But, if this introduction to our story appealed to the heart, the conclusion, the one that introduced him to Luigi Chinetti, went straight to the wallet. Ferrari was very ambitious and wanted to be able to finance himself. Victories at the races were never going to be enough to finance an already well-established company and any future models were going to require a considerable amount of money.
Nuvolari’s final race in a Ferrari. In Mantua, his home city, during the race dedicated to the memory of his two sons. Now 55, he was in the lead but was forced to retire due to an illness. His career was coming to an inexorable end.
From Italy, and also Europe, wealthy drivers such as the Marzotto brothers had begun to appear, but it was Luigi Chinetti’s visit that turned Ferrari’s fortunes around. The two knew each other: Chinetti had started out as an Alfa Romeo mechanic working on Antonio Ascari’s P2 at the 1925 French GP. During the race, Alberto’s father lost his life. Luigi Chinetti decided to remain in France and became an excellent driver - two victories at Le Mans and others in important endurance races, including Spa - but also a valuable consultant to wealthy enthusiasts. He moved to the United States in 1940 to organize the participation of René Dreyfus in the Indianapolis 500 and did not return to Europe which by now was at war, and instead built his American future by exploiting his knowledge of European races and the cars that competed in them.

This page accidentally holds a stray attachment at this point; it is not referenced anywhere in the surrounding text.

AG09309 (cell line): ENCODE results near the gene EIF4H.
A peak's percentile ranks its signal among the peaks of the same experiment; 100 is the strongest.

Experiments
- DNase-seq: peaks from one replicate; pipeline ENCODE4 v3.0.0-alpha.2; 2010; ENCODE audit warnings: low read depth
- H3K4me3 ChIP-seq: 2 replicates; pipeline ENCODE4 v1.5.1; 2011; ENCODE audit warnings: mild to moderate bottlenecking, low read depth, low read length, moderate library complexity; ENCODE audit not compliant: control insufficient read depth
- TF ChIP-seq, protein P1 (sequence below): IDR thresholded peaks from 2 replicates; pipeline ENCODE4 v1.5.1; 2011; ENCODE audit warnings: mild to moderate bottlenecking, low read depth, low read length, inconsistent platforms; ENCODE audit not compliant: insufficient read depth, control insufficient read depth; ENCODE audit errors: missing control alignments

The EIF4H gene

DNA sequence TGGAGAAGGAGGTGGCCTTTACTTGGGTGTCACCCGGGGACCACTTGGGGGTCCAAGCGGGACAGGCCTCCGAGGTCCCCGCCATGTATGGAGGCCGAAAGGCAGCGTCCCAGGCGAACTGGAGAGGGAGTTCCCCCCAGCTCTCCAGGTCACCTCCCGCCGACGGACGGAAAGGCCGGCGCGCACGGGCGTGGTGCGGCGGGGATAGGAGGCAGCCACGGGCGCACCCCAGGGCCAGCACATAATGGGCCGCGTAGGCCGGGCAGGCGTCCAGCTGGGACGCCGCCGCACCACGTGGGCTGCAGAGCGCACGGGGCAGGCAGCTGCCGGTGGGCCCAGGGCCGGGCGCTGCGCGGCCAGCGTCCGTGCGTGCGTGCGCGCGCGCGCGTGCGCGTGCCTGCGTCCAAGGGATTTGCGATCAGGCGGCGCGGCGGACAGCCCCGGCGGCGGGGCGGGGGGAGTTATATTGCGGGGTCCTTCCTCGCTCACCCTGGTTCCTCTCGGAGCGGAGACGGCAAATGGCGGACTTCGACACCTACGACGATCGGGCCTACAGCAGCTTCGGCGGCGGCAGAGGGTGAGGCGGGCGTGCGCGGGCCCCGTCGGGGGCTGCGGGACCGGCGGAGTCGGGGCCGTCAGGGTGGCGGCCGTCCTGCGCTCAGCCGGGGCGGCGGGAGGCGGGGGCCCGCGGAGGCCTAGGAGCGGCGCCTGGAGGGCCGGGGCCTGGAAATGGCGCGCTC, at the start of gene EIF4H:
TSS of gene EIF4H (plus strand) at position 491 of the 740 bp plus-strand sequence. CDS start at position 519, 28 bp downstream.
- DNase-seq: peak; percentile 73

September 1948. The first Ferrari F1, the debut at Monza with the 125 C. The engine was the 1500cc V12 designed by Gioachino Colombo.
When Chinetti showed up in Maranello in 1948, he had already guessed the commercial potential of the cars from Maranello in the United States. First he tried to convince Ferrari to officially race at Le Mans but, faced with Enzo’s fear of not being ready for such a demanding endeavour, he bought two 166 MMs which went on to win at the 1949 Le Mans.
Ferrari’s first major international success came with victory at the 24 Hours of Le Mans in 1949. With the 166 MM, Luigi Chinetti, who went on to become the famous importer of Ferrari in America, dominated together with Lord Selsdon.
It was Enzo’s consecration: Chinetti had seen the potential and, despite being forty-eight years old, even drove one of the cars himself for 23 of the 24 hours! The American market was now wide open. From that moment, Chinetti became a sort of bank for Enzo: every year he guaranteed important sales in the United States guaranteeing numerous purchases, which allowed Enzo to sleep more peacefully at night. This was what Chinetti meant to Ferrari. A role that far too few have recognized.
24 Hours of Le Mans 1949: Chinetti on his way to victory after driving 23 of the 24 hours of the race!
Just three years after opening for business, Ferrari now had the solid foundation to aim for the next Formula 1 Championship or World Championship whose first edition was scheduled for 1950. His opponents? First of all they were Italian: Maserati and... Alfa. That is correct. The same Alfa with the 158, refreshed and rebadged 159, which had been built in Modena, in the Scuderia. Scuderia Ferrari.
Franco Cortese, one of the key figures in the early success of Ferrari for his skilful work as a driver and above all a test driver.